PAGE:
20. Identification of IκBL as the Second Major Histocompatibility Complex–Linked Susceptibility Locus for Rheumatoid Arthritis

    OpenAIRE

    Okamoto, Koichi; Makino, Satoshi; Yoshikawa, Yoko; Takaki, Asumi; Nagatsuka, Yumie; Ota, Masao; Tamiya, Gen; Kimura, Akinori; Bahram, Seiamak; Inoko, Hidetoshi

    2002-01-01

    Rheumatoid arthritis (RA) is a chronic inflammatory joint disease with a complex etiology in which environmental factors within a genetically susceptible host maneuver the innate and adaptive arms of the immune system toward recognition of autoantigens. This ultimately leads to joint destruction and clinical symptomatology. Despite the identification of a number of disease-susceptibility regions across the genome, RA’s major genetic linkage remains with the major histocompatibility complex (M...

  1. Extremely high major histocompatibility complex class IIb gene ...

    Indian Academy of Sciences (India)

    Identifying the processes that maintain genetic diversity within and among populations is a central goal of mod- ern evolutionary genetics. So far, the studies on genetic diversity have mainly focussed on neutral DNA markers, such as mtDNA and microsatellites (Xu et al. 2010). While these markers are very informative in ...

  2. Major Histocompatibility complex-DMB allelic diversity in old and ...

    African Journals Online (AJOL)

    2Immunogenetics and Molecular Diagnosis Unit. Centro Nacional de Microbiología. Instituto de Salud. Carlos III, Madrid, Spain. 3Dept. Inmunología Animal .... the acidic pH of the MIIC and facilitating a subsequent loading until a high-stability ... buffer -10 mM Tris pH 8.6, 140 mM NaC1, 1.5 mM MgC12, 0.5% NP-40) with.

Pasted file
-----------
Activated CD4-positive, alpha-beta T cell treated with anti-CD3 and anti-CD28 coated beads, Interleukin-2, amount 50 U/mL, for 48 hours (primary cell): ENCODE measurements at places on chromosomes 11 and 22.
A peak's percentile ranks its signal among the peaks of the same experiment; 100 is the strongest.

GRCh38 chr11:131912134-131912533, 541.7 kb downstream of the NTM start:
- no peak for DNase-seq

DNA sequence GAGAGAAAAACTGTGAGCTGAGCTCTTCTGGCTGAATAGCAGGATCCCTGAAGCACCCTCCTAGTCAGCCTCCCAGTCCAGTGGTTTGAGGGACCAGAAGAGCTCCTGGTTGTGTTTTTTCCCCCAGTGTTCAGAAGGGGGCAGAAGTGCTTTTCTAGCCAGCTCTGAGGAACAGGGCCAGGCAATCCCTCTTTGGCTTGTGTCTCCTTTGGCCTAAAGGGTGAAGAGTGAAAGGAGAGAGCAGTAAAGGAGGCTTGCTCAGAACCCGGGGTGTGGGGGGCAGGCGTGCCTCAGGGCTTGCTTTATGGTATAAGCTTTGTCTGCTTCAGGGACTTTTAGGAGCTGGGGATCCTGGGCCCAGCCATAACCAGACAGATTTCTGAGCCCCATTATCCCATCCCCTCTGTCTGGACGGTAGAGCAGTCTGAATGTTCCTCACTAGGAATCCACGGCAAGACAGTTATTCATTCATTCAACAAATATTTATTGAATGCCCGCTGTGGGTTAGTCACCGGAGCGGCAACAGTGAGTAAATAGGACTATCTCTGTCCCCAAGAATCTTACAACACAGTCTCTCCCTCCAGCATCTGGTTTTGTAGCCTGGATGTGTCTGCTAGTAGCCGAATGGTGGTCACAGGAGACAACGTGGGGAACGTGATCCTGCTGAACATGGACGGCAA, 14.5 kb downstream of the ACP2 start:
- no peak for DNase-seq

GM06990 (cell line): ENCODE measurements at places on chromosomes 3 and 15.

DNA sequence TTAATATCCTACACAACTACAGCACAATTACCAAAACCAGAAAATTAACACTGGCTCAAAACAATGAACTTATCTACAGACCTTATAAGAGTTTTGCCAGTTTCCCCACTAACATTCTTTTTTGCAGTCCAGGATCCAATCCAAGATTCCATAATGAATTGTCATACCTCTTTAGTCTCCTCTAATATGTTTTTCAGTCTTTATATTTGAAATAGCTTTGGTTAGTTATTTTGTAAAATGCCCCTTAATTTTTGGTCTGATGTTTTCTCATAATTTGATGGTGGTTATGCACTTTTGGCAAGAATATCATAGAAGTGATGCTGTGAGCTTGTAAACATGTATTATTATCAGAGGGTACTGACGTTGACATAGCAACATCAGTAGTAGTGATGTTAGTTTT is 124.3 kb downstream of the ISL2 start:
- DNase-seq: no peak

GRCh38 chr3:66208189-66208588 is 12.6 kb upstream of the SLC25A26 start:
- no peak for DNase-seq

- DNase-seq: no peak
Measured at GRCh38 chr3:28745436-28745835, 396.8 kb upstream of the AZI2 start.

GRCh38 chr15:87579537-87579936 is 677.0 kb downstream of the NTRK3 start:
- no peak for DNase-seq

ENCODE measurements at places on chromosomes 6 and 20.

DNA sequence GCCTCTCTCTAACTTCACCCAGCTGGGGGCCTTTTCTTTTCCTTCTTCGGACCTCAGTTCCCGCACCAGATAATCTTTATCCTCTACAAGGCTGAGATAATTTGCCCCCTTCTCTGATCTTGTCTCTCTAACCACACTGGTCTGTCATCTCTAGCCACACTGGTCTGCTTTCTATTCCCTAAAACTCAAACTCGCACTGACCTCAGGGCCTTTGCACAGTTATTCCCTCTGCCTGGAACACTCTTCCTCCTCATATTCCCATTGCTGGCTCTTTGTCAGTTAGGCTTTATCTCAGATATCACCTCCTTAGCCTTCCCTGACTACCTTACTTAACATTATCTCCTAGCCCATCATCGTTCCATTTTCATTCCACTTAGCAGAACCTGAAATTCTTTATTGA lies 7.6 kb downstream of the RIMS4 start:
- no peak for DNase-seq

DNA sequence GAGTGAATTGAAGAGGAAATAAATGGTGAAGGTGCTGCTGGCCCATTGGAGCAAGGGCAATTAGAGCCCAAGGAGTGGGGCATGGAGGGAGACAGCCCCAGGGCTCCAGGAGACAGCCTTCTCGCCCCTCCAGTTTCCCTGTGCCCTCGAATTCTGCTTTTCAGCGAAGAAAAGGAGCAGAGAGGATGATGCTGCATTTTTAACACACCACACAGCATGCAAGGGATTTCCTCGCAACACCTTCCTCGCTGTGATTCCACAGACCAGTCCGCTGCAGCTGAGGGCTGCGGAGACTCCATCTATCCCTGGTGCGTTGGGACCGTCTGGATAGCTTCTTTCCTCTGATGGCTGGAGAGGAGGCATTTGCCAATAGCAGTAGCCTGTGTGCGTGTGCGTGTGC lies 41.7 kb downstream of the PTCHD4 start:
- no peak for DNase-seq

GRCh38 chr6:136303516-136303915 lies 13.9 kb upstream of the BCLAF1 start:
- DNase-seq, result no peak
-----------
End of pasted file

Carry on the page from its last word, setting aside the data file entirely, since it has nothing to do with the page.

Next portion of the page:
3. Signal transduction by the major histocompatibility complex class I molecule

    DEFF Research Database (Denmark)

    Pedersen, A E; Skov, Svend; Bregenholt, S

    1999-01-01

    depending on the fine specificity of the anti-MHC-I antibodies, the context of CD8 ligation, the nature and cell cycle state of the MHC-I-expressing cell and the presence or absence of additional cellular or humoral stimulation. This paper reviews the biochemical, physiological and cellular events...

  4. Pituitary transplantation: cyclosporine enables transplantation across a minor histocompatibility barrier.

    Science.gov (United States)

    Tulipan, N B; Huang, S; Allen, G S

    1986-03-01

    Pituitary glands from neonatal donors were transplanted to the median eminence of hypophysectomized adult rats. Rats with transplants were then treated for 2 weeks with the immunosuppressive drug cyclosporine. For 5 weeks thereafter, blood was drawn at regular intervals for determination of serum thyroxine, prolactin, and luteinizing hormone. Cyclosporine-treated recipients of grafts with minor histocompatibility differences had normal levels of thyroxine and prolactin, whereas untreated animals did not. In addition, the treated animals responded to oophorectomy with a marked elevation in serum luteinizing hormone. This evidence indicates that cyclosporine enables successful transplantation across a minor histocompatibility barrier. It also suggests that these grafts interact with the hypothalamus. Transplantation across a major histocompatibility barrier was unsuccessful even in the presence of cyclosporine.

  5. IFN-induced modulation of histocompatibility antigens on human cells. Background, mechanisms and perspectives

    DEFF Research Database (Denmark)

    Hokland, M; Basse, P; Justesen, J

    1989-01-01